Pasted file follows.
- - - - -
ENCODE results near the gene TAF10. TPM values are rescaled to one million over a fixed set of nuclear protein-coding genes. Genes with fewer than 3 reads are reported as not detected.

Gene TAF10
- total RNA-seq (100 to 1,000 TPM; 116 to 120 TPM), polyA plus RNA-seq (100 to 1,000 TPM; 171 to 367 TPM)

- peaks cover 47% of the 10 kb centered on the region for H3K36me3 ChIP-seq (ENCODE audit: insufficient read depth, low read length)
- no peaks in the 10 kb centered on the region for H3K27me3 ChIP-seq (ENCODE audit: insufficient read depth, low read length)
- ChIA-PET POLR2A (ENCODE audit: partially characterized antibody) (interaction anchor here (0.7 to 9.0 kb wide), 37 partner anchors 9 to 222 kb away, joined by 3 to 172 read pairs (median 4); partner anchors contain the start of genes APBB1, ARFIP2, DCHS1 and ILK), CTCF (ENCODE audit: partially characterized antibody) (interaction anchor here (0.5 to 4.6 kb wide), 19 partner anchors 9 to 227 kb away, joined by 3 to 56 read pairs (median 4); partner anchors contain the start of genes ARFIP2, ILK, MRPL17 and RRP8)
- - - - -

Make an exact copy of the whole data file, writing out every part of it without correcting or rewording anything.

ENCODE results near the gene TAF10. TPM values are rescaled to one million over a fixed set of nuclear protein-coding genes. Genes with fewer than 3 reads are reported as not detected.

Gene TAF10
- total RNA-seq (100 to 1,000 TPM; 116 to 120 TPM), polyA plus RNA-seq (100 to 1,000 TPM; 171 to 367 TPM)

- peaks cover 47% of the 10 kb centered on the region for H3K36me3 ChIP-seq (ENCODE audit: insufficient read depth, low read length)
- no peaks in the 10 kb centered on the region for H3K27me3 ChIP-seq (ENCODE audit: insufficient read depth, low read length)
- ChIA-PET POLR2A (ENCODE audit: partially characterized antibody) (interaction anchor here (0.7 to 9.0 kb wide), 37 partner anchors 9 to 222 kb away, joined by 3 to 172 read pairs (median 4); partner anchors contain the start of genes APBB1, ARFIP2, DCHS1 and ILK), CTCF (ENCODE audit: partially characterized antibody) (interaction anchor here (0.5 to 4.6 kb wide), 19 partner anchors 9 to 227 kb away, joined by 3 to 56 read pairs (median 4); partner anchors contain the start of genes ARFIP2, ILK, MRPL17 and RRP8)